Food and drink

There are two obvious observations to be made about food and drink:

  • It costs more in a restaurant than in a shop
  • It costs more in a small shop near the tourist spots than in a supermarket or (often) a produce market

  • DrinksInPortoColom (34K)
    Nothing beats a spontaneous drinks
    party on a neighbour's boat

    The difference in price between supermarkets and small shops can easily be double. For instance, in Spain large supermarkets offer drinkable wines for under 2 euros, whereas it is difficult to get anything except paint stripper for under 4 euros in local shops. To be even more specific, Eroski in Spain have an adequate cava for 1.50 euros, and I have never seen a cava for under 5 euros in a local shop.

    Produce markets are variable. In some places, they have become expensive tourist attractions; in others, mainly in larger towns with little tourist appeal, like Fuengirola in Andalucía, they compete with supermarkets on price and win on freshness and variety.

    Cheaper supermarkets and produce markets are often inconveniently far from available berths and landing places. So, you really need a bike to get to them and carry a heavy load back. And the bike either needs panniers or a trailer.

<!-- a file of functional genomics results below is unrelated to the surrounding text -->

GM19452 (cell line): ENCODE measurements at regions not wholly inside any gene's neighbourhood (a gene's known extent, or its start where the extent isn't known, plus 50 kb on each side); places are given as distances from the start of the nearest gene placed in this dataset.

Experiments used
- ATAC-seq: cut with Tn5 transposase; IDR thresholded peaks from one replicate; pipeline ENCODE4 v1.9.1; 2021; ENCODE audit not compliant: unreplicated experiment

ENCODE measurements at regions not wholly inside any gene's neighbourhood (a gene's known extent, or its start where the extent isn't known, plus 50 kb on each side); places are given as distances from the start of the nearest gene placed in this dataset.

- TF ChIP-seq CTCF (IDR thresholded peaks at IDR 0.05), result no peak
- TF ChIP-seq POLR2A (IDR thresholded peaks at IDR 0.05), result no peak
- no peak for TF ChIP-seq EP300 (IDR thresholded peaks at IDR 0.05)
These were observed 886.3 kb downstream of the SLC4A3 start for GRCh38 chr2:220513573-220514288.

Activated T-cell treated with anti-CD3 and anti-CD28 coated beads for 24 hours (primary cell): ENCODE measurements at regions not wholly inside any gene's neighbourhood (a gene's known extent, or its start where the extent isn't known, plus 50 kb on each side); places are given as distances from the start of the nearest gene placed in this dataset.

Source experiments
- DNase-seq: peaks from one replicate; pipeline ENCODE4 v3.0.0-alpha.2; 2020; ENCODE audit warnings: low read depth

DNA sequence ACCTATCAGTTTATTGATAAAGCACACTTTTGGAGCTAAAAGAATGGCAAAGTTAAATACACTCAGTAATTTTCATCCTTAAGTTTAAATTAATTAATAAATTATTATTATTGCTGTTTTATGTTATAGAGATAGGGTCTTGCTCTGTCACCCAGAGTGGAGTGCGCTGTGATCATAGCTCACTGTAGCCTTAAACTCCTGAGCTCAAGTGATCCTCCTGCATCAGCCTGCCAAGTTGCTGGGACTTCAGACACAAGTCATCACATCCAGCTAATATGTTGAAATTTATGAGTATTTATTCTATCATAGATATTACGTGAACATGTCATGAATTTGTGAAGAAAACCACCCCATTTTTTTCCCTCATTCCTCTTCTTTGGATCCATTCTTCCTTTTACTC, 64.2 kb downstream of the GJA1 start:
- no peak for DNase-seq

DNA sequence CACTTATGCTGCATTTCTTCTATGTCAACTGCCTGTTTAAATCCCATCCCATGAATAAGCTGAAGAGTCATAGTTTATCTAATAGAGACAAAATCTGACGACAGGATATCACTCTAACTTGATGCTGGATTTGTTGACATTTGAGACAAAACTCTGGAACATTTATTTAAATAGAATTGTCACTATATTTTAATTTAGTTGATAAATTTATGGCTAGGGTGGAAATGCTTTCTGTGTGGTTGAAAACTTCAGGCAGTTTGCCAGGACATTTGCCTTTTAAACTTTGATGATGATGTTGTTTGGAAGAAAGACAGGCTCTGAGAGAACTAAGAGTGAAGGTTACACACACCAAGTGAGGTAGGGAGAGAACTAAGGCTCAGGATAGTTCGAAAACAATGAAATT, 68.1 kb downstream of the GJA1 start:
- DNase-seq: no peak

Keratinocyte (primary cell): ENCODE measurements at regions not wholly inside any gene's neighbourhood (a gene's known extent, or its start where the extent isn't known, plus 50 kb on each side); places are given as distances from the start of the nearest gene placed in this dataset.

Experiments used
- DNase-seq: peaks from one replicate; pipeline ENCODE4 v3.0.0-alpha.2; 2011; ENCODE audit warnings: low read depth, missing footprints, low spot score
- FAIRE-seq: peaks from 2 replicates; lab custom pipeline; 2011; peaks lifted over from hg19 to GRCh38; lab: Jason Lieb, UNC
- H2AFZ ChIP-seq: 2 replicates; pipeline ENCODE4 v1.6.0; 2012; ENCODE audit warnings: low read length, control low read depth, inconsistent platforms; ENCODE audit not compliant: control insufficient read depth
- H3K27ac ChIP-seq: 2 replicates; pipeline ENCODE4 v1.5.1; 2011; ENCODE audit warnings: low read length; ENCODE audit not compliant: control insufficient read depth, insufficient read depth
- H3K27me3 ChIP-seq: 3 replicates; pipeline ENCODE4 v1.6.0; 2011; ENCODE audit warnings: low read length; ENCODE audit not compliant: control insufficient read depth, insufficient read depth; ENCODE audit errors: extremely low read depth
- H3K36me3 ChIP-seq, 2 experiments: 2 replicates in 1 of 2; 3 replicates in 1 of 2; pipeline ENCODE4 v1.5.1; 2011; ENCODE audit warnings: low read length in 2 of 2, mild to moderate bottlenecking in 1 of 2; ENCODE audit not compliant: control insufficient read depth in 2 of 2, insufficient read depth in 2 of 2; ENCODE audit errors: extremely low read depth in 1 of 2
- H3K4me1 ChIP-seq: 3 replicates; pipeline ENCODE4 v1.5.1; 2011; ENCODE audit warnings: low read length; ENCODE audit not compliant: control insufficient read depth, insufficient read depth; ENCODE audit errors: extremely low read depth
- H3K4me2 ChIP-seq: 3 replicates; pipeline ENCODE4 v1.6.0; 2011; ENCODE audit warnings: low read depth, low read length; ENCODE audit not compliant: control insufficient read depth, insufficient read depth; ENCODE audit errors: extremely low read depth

Cellar (27K)
    Invitation to a local's wine cellar in Sardinia

    As for avoiding restaurants without feeling hard done by, I think the secret is to be anchored in a beautiful bay. Come the evening, when you consider whether you would like to visit a restaurant, you reflect that you are enjoying a magnificent view, whereas the restaurant with the best affordable food is in a back-street or basement, that you can have a swim between courses, and that it would be a fag going ashore anyway.

    Restaurants are better value at lunchtime and, especially in Italy, you need to visit a few to discover how delicious pasta with the simplest of sauces can be. Then you can cook something similar aboard!